Interview: Vengaboys on their long-awaited comeback after 90s domination

‘We were told it was never going to happen for us, but we’ve been on a non-stop tour,’ says Robin Pors of the Vengaboys, as the Euro-pop titans prepare to release their first single in 15 years – over two decades since their first number one in the UK.

Throughout the noughties, it was hard to escape hits like Boom, Boom, Boom and We Like To Party. But still, the Vengabus is still going and clubbers heading to Ibiza would be challenged to travel there without Vengaboys’ celebration of the island ringing through their ears on the Easyjet flight over. 

In 2021, there’s still room for Vengaboys, proven by their new track 1999 (I Wanna Go Back), a cover of contemporary rebels of pop Charli XCX and Troye Sivan’s bop with that Venga stamp, throwing it back to what really was a golden age of pop culture, of which the Dutch group was very much at the core. 

‘The track has been a ‘very long time coming’, they tell Metro.co.uk. ‘We’re a bit nervous about it but we’re looking forward to it.’

‘It’s been a joyful ride once again because we’ve already done this in the past a million times, but you just slide right back in,’ says singer Kim Sasbone – aka Captain Kim. ‘Maybe we were a bit rusty in the beginning but we’re back in full force.

‘We actually did make some stuff in the last 15 years, but it was just never good enough to put out. Sometimes we did put it out and it didn’t work but this one we have a really good feeling, the timing is perfect.’

After recording ballads, and experimenting with EDM, the band decided to stick with their winning formula instead.

‘It’s a classic Venga boys song, it’s a feel-good song, it makes you happy, it makes you smile from within and that’s exactly what this single is doing for you.’

Of course, the year 1999 is a defining moment for Vengaboys. Against all odds, they were conquering the world, with number ones across the world, millions of singles sold, and sharing changing rooms with Grammy award-winning juggernauts. 

‘It was a whirlwind,’ Kim recalls. ‘Our very first tour on the US, for us, we were like 21 and it was the first time going to America and you’re like, startled all the time.

‘You’re on stage in the Chicago Bulls stadium with 80,000 people and there’s a line-up hanging in the dressing room and the dressing room is like a big camper van and it says, Ricky Martin, N’SYNC, Christina Aguilera, Britney Spears and it was just unthinkable for us to be there in that line-up.

‘To make it more exciting, we got on stage and everyone knows our song. Everyone knows We Like to Party, We’re going to Ibiza but they don’t know what we’re saying because they don’t have a clue what Ibiza is. They had signs up, “Woah, we’re going to eat pizza.” I think that was the most memorable.’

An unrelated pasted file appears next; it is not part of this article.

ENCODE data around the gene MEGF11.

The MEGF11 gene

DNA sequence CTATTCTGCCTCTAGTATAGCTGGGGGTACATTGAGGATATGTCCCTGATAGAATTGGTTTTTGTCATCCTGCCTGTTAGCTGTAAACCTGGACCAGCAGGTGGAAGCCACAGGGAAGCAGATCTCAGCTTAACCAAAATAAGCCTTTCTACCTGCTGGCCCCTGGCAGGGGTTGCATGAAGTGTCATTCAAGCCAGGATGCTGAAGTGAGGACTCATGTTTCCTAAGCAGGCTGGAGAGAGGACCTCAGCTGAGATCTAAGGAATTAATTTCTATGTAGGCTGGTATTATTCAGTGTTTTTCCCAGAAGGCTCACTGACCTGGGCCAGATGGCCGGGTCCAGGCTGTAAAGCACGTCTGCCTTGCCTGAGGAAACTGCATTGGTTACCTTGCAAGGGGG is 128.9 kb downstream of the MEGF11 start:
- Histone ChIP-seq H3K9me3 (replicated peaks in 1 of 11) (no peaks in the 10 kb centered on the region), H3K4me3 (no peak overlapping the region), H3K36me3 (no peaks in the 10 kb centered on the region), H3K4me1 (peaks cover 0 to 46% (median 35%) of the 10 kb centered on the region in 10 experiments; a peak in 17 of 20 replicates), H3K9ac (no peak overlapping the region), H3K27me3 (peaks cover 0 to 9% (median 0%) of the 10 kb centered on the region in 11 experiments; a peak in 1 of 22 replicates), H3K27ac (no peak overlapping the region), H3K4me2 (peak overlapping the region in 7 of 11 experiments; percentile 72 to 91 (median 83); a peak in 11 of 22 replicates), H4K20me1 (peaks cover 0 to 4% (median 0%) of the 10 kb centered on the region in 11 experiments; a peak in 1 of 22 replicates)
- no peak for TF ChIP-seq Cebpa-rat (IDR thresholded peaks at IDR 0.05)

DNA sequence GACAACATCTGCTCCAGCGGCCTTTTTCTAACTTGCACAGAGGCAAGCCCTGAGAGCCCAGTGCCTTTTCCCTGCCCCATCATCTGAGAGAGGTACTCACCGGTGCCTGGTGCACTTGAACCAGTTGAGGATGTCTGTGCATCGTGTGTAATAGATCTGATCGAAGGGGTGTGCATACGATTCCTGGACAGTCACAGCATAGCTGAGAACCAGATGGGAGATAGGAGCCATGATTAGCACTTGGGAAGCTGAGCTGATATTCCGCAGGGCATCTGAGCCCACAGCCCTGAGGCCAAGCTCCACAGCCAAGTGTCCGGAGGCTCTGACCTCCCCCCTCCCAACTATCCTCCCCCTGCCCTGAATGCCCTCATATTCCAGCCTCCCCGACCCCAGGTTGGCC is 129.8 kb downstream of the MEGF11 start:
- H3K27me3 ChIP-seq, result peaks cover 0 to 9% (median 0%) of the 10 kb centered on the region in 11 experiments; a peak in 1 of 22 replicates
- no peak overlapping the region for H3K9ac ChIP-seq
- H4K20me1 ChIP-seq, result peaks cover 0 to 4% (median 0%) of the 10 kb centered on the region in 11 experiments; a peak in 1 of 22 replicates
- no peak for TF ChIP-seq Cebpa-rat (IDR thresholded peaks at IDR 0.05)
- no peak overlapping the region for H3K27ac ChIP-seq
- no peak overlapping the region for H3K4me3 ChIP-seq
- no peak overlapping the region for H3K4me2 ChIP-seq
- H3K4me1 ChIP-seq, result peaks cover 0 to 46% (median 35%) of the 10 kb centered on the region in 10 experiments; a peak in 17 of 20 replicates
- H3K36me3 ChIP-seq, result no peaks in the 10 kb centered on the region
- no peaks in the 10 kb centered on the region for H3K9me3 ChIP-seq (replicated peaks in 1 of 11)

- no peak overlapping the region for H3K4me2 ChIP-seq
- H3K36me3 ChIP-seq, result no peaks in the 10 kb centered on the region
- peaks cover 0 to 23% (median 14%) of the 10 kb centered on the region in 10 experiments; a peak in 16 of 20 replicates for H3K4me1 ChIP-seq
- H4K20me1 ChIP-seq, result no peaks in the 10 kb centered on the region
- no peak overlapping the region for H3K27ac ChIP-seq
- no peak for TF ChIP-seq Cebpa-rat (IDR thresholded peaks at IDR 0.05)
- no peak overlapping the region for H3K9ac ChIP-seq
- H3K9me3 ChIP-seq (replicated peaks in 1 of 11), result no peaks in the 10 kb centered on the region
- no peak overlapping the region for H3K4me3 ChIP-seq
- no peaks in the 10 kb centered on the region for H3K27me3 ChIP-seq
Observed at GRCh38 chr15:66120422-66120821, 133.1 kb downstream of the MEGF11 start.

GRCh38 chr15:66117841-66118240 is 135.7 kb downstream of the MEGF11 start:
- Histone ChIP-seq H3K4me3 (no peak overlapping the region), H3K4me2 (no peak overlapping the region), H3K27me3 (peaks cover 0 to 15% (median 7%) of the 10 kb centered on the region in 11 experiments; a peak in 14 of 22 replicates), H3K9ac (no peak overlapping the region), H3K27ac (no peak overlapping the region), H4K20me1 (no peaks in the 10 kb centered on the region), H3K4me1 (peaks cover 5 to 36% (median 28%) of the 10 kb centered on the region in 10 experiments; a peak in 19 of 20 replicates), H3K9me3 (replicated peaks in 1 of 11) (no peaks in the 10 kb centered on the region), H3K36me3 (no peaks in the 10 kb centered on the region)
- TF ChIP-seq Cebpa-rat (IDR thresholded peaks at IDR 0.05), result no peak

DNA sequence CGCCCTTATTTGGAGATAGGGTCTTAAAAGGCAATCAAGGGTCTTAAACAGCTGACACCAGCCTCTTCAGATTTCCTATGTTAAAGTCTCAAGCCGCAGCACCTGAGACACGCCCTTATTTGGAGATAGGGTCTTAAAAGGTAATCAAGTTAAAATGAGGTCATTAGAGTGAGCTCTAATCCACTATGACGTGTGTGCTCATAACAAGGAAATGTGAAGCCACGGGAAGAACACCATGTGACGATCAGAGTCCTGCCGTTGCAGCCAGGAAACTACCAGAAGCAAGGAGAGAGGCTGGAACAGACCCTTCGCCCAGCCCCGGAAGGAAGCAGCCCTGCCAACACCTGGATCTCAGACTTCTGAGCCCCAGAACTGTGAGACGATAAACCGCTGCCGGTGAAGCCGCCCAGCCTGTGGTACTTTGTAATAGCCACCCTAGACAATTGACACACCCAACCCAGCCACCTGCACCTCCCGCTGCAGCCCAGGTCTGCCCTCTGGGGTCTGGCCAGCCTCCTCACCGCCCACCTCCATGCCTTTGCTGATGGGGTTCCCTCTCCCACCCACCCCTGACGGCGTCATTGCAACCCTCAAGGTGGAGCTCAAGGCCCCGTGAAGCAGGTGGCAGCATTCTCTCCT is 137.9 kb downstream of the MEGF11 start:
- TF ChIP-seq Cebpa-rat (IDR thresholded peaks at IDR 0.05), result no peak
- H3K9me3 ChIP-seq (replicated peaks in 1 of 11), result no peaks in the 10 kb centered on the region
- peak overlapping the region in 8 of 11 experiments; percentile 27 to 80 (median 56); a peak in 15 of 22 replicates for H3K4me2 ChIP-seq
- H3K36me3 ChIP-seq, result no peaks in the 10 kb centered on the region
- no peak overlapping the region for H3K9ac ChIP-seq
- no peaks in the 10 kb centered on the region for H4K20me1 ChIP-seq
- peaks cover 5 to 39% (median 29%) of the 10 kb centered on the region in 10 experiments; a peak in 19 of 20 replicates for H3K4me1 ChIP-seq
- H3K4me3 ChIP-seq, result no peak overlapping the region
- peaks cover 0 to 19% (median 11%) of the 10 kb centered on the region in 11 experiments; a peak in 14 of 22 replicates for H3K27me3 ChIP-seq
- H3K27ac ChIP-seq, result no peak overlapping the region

Cowboy Robin elaborated: ‘Because we were touring in the US at the time we went no 1 in the UK and that was amazing as well. We celebrated with Britney and N’SYNC. Lisa and I had a little flirt with Ricky Martin when we didn’t know if he was gay or straight. We were like I think he’s gay, I think he’s straight, that was fun.’

Fun is the force that keeps Vengaboys going; it always has been. Of course, 1999 and the early years of the noughties was an extraordinary era for the Vengaboys, they were on top of the world. 

But looking back at the time through a 2021 lens, it’s no secret the media was relentlessly cruel and inescapable. While some of the biggest acts at the time would go on to succumb to the toxicity of media attention and the confrontations that come with it, it was an important lesson for the Vengaboys. 

They had signs up, ‘Woah we’re going to eat pizza.’

Kim says: ‘Before this interview, I was telling someone how I experienced the press in the UK and America back in the days, it was totally different because there were as many haters as lovers. Journalists said how does it feel to be the most hated and the most loved band? 

‘It hurt, it was hard because you’re a 21-year-old girl, English is not your first language so there was some sweat going on underneath those Venga outfits but in retrospect, it has shaped us and formed us and we learned so much in a very short period of time.’

Thankfully, such resilience is admirable, making the joy that comes with their music and performances unshakeable, which I’ve witnessed firsthand watching thousands erupt to bellowing Europop beats of their classic hits at Sink The Pink’s London Festival, The Mighty Hoopla, just three years ago. 

Since then there’s barely a Pride line-up without the Vengaboys shining on its bill, and their crowds prove there are fans spanning across generations 25 years after being told: ‘You’ll be at best the next one-hit wonder.’ 

If the Vengaboys legacy is anything, it’s this, says Kim: ‘It doesn’t matter if you’re in the music industry or an artist, don’t let anybody talk you down, never. 

‘If we can teach the younger generation to do what you think you’re good and what you love, don’t let anybody put you down, that’s the most important lesson. Except that happiness is just around the corner.’

1999 (I Wanna Go Back) is available on Spotify, iTunes and you can purchase a limited edition signed CD.

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